Polio and Its Aftermath

The Paralysis of Culture
Author: Marc Shell
Publisher: Harvard University Press
ISBN: 0674043545
Category: Medical
Page: 324
View: 6646
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Polio Wars

Sister Kenny and the Golden Age of American Medicine
Author: Naomi Rogers
Publisher: Oxford University Press
ISBN: 0199334137
Category: Medical
Page: 488
View: 9492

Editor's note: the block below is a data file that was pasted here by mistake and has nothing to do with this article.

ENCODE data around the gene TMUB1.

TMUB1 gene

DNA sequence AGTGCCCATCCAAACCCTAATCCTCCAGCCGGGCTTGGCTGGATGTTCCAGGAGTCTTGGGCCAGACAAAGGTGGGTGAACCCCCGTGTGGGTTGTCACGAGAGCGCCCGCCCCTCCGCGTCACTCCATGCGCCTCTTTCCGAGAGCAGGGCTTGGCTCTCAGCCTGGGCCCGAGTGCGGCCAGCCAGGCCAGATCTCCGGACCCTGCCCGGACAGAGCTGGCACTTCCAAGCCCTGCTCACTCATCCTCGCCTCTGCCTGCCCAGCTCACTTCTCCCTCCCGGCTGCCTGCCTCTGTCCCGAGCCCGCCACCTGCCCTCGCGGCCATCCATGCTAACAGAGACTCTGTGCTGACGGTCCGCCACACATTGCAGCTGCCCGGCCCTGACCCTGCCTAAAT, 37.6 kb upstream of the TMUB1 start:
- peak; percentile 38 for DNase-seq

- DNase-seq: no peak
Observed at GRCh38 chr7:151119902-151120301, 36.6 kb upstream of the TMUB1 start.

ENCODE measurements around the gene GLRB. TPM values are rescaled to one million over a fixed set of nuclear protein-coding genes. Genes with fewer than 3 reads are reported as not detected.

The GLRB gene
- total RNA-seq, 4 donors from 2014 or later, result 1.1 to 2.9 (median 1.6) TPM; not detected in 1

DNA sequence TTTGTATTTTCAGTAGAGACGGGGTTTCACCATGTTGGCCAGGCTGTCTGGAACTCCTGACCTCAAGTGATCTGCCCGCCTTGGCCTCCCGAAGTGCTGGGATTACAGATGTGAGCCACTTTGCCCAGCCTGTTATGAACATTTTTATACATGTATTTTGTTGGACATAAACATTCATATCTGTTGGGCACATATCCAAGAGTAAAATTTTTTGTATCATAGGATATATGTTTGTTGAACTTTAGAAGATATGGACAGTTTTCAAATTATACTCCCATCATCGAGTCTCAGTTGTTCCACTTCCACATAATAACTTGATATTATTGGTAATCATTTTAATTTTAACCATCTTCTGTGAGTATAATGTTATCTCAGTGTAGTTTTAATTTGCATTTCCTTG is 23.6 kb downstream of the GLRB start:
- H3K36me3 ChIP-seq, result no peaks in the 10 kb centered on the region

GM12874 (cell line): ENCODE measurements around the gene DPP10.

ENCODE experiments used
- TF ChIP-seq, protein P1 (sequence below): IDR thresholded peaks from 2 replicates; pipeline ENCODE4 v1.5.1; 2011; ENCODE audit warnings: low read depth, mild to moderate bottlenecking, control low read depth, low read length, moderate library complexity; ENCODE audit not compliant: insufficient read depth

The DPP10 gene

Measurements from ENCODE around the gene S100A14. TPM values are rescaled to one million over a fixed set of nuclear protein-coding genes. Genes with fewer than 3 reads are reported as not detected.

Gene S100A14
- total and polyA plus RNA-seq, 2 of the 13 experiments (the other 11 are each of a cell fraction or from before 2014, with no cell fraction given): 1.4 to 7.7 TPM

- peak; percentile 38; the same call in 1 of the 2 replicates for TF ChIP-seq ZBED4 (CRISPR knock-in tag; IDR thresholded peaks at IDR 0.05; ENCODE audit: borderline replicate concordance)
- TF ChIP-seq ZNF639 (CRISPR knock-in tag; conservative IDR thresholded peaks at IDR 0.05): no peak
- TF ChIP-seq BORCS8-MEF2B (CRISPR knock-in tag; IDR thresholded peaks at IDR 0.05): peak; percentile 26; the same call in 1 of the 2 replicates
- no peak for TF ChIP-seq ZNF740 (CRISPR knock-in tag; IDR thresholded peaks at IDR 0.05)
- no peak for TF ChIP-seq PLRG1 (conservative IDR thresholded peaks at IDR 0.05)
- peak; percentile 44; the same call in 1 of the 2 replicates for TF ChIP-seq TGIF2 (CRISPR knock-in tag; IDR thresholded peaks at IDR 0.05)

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During World War II, polio epidemics in the United States were viewed as the country's "other war at home": they could be neither predicted nor contained, and paralyzed patients faced disability in a world unfriendly to the disabled. These realities were exacerbated by the medical community's enforced orthodoxy in treating the disease, treatments that generally consisted of ineffective therapies. Polio Wars is the story of Sister Elizabeth Kenny -- "Sister" being a reference to her status as a senior nurse, not a religious designation -- who arrived in the US from Australia in 1940 espousing an unorthodox approach to the treatment of polio. Kenny approached the disease as a non-neurological affliction, championing such novel therapies as hot packs and muscle exercises in place of splinting, surgery, and immobilization. Her care embodied a different style of clinical practice, one of optimistic, patient-centered treatments that gave hope to desperate patients and families. The Kenny method, initially dismissed by the US medical establishment, gained overwhelming support over the ensuing decade, including the endorsement of the National Foundation for Infantile Paralysis (today's March of Dimes), America's largest disease philanthropy. By 1952, a Gallup Poll identified Sister Kenny as most admired woman in America, and she went on to serve as an expert witness at Congressional hearings on scientific research, a foundation director, and the subject of a Hollywood film. Kenny breached professional and social mores, crafting a public persona that blended Florence Nightingale and Marie Curie. By the 1980s, following the discovery of the Salk and Sabin vaccines and the March of Dimes' withdrawal from polio research, most Americans had forgotten polio, its therapies, and Sister Kenny. In examining this historical arc and the public's process of forgetting, Naomi Rogers presents Kenny as someone worth remembering. Polio Wars recalls both the passion and the practices of clinical care and explores them in their own terms.